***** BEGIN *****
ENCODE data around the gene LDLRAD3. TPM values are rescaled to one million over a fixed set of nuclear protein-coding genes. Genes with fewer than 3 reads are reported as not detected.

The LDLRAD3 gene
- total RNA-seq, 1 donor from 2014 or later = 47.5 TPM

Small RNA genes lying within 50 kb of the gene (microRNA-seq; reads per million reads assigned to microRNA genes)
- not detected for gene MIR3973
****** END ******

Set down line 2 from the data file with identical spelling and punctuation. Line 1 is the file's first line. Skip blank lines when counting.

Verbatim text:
The LDLRAD3 gene